Fonterra directors have chosen former Zespri chairman Peter McBride as chairman-elect of the co-op.
Minister for Economic Development Phil Twyford described the initiative as a “gamechanger” because it brings together six government departments.
He claimed it would help the agritech sector grow from its current level of $1.5 billion per annum by focusing on exports and by increasing efficiency and production within a host of primary industries.
With $11.4 million committed to the plan, Twyford said that most talent in the New Zealand agritech sector was directed inwards, although collectively they had the potential to solve much larger global issues.
“I believe we need to get much better at commercialisation,” he said.
“Develop our workers and bring the private sector and research communities together.”
Twyford said that for the last 30 years, the country’s economic focus had been on GDP growth, driven by a growing population, which in turn had led to stubbornly low productivity.
Looking at the wider picture, he advocated supporting industries that had a competitive advantage in areas such as advanced manufacturing, digital technologies and, of course, food and fibre.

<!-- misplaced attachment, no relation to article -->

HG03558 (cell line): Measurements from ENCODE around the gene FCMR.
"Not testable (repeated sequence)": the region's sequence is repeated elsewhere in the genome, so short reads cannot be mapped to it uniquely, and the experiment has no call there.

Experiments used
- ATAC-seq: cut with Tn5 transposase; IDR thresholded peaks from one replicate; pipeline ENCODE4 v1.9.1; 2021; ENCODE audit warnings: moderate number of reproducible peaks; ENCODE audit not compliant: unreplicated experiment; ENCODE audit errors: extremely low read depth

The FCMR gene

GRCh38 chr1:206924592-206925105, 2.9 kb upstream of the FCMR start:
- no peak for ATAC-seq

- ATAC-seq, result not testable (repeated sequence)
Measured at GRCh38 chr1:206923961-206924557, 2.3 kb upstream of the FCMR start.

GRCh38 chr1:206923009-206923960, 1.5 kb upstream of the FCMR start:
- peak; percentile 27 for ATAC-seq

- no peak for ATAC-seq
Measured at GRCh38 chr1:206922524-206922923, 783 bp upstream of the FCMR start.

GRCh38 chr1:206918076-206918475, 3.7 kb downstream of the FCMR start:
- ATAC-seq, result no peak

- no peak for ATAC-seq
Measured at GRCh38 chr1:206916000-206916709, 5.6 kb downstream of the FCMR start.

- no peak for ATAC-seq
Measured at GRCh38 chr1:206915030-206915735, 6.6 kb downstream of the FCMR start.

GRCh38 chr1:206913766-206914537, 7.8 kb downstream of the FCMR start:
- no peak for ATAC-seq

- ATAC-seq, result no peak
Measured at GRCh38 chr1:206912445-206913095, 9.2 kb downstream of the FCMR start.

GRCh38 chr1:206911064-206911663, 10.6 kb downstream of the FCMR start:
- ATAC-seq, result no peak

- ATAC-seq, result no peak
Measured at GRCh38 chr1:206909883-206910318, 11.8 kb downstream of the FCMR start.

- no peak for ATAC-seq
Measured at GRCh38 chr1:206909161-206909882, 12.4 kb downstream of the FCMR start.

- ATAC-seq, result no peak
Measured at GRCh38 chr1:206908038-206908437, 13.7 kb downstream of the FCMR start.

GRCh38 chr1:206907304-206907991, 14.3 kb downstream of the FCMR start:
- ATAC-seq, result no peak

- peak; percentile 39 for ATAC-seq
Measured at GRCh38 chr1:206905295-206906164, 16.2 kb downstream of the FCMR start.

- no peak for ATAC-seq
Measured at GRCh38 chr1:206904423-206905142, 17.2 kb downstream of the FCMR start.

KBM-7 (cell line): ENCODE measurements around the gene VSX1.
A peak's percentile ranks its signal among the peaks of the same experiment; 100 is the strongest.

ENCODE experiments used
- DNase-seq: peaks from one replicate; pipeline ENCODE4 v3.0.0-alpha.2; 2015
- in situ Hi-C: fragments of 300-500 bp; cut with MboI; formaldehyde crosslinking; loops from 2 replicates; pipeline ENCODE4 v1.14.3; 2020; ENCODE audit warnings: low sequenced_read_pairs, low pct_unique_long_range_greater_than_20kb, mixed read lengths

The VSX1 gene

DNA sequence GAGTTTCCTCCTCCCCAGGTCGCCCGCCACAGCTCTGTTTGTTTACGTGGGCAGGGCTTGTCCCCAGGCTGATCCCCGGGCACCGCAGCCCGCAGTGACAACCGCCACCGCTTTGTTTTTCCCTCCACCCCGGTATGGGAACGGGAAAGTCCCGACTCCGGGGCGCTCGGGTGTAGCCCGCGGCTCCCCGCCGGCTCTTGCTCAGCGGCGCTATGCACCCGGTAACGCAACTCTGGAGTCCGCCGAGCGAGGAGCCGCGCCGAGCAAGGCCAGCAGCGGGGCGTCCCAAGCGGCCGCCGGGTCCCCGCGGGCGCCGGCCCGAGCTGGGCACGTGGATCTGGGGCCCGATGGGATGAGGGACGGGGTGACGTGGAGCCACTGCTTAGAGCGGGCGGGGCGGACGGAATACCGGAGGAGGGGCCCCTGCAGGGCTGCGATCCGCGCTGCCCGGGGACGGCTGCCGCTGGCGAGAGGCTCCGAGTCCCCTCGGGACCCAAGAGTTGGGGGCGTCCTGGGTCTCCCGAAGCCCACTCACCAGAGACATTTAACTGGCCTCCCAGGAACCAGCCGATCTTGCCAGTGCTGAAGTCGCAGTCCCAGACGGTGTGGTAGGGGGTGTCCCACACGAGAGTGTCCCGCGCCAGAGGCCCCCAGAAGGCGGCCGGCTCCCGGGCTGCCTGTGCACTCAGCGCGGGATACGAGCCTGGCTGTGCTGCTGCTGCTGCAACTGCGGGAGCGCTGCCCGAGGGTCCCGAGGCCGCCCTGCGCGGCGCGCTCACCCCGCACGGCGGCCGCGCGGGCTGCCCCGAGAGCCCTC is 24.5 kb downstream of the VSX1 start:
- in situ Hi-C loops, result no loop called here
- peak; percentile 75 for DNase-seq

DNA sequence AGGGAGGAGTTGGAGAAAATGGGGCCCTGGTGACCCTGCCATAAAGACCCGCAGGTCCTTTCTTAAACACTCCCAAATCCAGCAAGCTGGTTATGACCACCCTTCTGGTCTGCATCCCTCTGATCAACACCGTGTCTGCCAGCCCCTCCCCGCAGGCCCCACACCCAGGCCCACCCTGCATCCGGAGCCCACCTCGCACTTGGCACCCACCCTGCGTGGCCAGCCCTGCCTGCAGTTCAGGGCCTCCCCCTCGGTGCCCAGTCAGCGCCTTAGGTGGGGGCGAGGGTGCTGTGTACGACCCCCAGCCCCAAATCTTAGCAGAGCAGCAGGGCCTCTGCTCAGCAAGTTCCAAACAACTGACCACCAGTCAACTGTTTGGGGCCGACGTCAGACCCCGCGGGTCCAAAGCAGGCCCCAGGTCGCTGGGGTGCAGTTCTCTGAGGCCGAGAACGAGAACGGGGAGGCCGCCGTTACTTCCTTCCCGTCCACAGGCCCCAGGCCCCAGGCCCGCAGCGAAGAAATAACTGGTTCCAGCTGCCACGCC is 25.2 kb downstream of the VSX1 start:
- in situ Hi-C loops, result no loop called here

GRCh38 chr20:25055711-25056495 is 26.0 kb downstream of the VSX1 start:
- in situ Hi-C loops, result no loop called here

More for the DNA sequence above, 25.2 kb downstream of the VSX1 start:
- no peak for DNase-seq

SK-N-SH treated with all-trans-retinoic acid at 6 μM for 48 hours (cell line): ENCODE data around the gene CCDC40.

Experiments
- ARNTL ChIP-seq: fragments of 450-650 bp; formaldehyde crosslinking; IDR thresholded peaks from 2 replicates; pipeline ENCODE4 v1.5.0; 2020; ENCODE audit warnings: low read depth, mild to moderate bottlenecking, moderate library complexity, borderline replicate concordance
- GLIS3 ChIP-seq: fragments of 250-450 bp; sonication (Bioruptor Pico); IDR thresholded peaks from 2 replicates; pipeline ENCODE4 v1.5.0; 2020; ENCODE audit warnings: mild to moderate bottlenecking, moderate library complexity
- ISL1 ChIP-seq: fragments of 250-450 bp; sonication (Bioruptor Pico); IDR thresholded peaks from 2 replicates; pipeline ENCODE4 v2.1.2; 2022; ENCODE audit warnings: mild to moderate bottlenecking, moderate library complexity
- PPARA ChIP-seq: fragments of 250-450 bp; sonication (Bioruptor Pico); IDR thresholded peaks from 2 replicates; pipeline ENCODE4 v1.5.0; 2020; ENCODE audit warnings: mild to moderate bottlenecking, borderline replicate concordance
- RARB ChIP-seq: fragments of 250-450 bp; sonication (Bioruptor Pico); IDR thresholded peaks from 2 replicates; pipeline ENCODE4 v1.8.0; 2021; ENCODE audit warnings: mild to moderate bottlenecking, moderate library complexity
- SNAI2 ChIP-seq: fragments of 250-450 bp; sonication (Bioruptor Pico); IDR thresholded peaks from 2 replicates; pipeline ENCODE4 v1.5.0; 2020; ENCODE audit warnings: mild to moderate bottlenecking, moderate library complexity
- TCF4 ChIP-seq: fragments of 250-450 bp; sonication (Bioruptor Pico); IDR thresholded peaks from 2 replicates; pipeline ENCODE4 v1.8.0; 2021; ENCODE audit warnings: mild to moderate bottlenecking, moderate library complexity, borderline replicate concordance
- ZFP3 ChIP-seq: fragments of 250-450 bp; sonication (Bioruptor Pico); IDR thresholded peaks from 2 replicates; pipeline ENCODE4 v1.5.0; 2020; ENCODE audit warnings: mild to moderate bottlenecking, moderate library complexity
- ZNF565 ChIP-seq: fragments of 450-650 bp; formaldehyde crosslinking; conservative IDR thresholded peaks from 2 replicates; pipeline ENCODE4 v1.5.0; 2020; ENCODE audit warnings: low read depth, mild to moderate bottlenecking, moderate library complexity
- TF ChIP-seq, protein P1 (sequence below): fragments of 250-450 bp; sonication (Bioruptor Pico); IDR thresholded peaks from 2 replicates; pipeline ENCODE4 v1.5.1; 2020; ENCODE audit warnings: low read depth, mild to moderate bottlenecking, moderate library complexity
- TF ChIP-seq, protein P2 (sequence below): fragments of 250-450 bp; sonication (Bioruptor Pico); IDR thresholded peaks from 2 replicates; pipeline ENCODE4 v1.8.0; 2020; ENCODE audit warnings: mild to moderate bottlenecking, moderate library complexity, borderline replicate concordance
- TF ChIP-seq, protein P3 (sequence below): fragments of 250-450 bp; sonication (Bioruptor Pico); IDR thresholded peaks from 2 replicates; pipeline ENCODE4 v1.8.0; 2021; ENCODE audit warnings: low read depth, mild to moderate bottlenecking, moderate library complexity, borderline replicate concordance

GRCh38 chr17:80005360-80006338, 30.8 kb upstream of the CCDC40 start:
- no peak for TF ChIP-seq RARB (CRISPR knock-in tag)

“Picking winners has been out of fashion for the last two decades.”
However, Twyford said, some countries did successfully “pick winners”, particularly Ireland, Singapore and Israel, who all bat higher in world agritech rankings than us, with Israel’s agritech sector being ten-times larger than New Zealand’s.
Agriculture Minister Damien O’Connor echoed Twyford’s sentiments, suggesting the need for a trans-Tasman alliance and a better understanding and stimulation of local agritech adoption.
O’Connor believed the issue of rural connectivity might be preventing producers from change but believed they could be won over with the promise of better earnings.
“This plan links strongly with the values of Te Taiao [the recently released Primary Sector Council report], recognising the need to increase the primary sectors’ value over volume – while working towards a lower and sustainable environmental footprint.”
Rezare Systems managing director Andrew Cooke praised the agritech plan’s intent, but warned against believing that the promise of higher revenue was the only motivation being considered by today’s farmers.
He suggested that sharing farm data was also important, but also raised the question of a common standard for data collection and dissemination.
Cooke proposed that there was a need to shorten the time between concept development and product launch.
The latter can only really be achieved by early-stage funding, an area that is addressed by this plan, alongside the $300m venture capital fund established in last year’s Budget.